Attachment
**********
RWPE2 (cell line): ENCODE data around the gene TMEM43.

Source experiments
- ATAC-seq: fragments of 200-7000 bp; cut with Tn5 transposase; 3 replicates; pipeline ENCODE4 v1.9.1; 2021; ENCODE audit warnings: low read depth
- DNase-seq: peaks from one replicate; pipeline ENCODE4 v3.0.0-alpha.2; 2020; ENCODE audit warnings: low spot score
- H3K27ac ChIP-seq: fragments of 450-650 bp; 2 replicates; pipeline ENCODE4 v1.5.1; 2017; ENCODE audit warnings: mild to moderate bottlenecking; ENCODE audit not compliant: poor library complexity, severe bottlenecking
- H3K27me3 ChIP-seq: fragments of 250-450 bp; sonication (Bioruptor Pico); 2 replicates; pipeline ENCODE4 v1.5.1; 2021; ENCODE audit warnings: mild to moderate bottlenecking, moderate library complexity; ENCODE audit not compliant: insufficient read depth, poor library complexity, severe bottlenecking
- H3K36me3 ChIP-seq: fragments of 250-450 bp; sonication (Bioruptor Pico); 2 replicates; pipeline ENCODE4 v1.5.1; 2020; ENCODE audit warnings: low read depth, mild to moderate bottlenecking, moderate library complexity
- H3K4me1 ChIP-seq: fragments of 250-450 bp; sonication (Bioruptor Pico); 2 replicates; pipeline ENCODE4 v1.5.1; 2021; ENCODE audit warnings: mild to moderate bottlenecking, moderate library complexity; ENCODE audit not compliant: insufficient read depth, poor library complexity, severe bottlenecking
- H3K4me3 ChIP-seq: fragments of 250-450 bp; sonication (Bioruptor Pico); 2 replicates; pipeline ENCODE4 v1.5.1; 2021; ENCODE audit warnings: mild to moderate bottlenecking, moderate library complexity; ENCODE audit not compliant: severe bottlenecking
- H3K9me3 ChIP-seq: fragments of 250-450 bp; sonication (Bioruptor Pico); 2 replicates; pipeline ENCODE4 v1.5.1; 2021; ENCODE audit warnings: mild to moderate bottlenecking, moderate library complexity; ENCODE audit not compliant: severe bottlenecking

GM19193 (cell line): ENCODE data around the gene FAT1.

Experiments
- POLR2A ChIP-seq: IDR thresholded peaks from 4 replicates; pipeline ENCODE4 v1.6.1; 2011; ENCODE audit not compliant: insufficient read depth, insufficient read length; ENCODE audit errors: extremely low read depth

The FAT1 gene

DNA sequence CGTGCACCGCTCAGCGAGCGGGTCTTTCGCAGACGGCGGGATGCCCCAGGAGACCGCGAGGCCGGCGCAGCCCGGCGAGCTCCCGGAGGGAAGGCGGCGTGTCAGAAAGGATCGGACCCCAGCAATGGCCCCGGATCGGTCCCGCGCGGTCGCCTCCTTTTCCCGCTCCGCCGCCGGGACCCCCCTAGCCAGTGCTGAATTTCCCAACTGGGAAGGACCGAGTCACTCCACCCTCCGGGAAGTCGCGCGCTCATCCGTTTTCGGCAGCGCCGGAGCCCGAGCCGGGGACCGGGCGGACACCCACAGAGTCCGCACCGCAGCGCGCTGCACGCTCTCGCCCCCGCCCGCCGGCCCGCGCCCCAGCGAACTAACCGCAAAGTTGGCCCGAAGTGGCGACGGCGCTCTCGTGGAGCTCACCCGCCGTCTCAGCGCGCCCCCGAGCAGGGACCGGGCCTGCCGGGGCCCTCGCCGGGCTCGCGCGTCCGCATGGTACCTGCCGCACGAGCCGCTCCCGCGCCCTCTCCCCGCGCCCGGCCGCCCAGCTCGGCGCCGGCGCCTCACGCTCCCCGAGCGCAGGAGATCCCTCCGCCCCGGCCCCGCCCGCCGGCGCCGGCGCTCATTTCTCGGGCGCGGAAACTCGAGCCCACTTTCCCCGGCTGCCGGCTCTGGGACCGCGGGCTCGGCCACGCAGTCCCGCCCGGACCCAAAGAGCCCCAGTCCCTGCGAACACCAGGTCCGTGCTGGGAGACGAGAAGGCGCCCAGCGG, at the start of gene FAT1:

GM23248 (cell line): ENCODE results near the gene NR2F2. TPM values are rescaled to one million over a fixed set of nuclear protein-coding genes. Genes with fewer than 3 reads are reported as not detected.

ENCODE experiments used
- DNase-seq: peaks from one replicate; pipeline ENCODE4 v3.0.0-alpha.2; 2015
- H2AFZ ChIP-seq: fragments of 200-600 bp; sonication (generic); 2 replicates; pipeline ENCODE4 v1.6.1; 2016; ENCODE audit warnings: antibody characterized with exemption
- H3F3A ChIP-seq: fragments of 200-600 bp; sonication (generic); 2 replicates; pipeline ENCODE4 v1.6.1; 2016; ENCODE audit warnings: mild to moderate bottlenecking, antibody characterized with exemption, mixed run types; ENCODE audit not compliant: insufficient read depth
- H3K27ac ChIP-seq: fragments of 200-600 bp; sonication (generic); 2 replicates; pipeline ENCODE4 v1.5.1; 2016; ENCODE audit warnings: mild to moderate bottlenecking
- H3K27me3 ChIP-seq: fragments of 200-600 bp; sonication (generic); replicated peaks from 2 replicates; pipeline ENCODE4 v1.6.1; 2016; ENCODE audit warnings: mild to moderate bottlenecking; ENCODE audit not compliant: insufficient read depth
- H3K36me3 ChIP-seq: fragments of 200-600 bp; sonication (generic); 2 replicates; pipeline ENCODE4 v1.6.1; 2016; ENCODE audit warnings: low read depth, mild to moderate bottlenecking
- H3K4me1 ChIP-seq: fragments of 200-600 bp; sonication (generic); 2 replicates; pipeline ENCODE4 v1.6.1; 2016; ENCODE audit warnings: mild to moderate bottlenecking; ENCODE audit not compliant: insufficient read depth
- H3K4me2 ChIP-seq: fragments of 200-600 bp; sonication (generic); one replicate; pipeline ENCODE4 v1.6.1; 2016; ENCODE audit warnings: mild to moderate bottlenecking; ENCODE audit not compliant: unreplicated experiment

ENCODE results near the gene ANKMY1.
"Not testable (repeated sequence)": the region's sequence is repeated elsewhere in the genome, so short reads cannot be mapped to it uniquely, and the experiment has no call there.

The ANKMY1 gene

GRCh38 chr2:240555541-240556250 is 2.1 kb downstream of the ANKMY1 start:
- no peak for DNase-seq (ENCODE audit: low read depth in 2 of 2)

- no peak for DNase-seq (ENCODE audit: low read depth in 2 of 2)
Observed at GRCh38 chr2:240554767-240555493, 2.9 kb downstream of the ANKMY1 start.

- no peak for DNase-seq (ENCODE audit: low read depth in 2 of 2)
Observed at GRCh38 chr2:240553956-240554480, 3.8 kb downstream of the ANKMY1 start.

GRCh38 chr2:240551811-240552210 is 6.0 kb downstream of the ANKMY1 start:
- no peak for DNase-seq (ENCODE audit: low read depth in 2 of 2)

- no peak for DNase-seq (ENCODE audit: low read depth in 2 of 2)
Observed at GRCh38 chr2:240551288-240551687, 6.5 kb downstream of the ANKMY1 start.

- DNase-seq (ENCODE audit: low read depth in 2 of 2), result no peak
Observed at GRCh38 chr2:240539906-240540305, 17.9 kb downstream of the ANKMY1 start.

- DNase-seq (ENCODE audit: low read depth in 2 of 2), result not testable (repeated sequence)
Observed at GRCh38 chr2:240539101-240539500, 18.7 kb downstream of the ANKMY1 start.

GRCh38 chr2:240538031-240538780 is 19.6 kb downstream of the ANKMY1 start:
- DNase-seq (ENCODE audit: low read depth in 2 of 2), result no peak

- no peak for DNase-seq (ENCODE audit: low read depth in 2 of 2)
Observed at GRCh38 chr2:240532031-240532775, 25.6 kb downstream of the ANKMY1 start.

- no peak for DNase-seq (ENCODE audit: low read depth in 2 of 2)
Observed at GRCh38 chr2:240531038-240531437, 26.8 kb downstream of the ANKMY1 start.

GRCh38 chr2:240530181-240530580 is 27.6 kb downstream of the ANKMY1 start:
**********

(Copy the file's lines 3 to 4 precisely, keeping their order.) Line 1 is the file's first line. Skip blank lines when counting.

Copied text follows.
- ATAC-seq: fragments of 200-7000 bp; cut with Tn5 transposase; 3 replicates; pipeline ENCODE4 v1.9.1; 2021; ENCODE audit warnings: low read depth
- DNase-seq: peaks from one replicate; pipeline ENCODE4 v3.0.0-alpha.2; 2020; ENCODE audit warnings: low spot score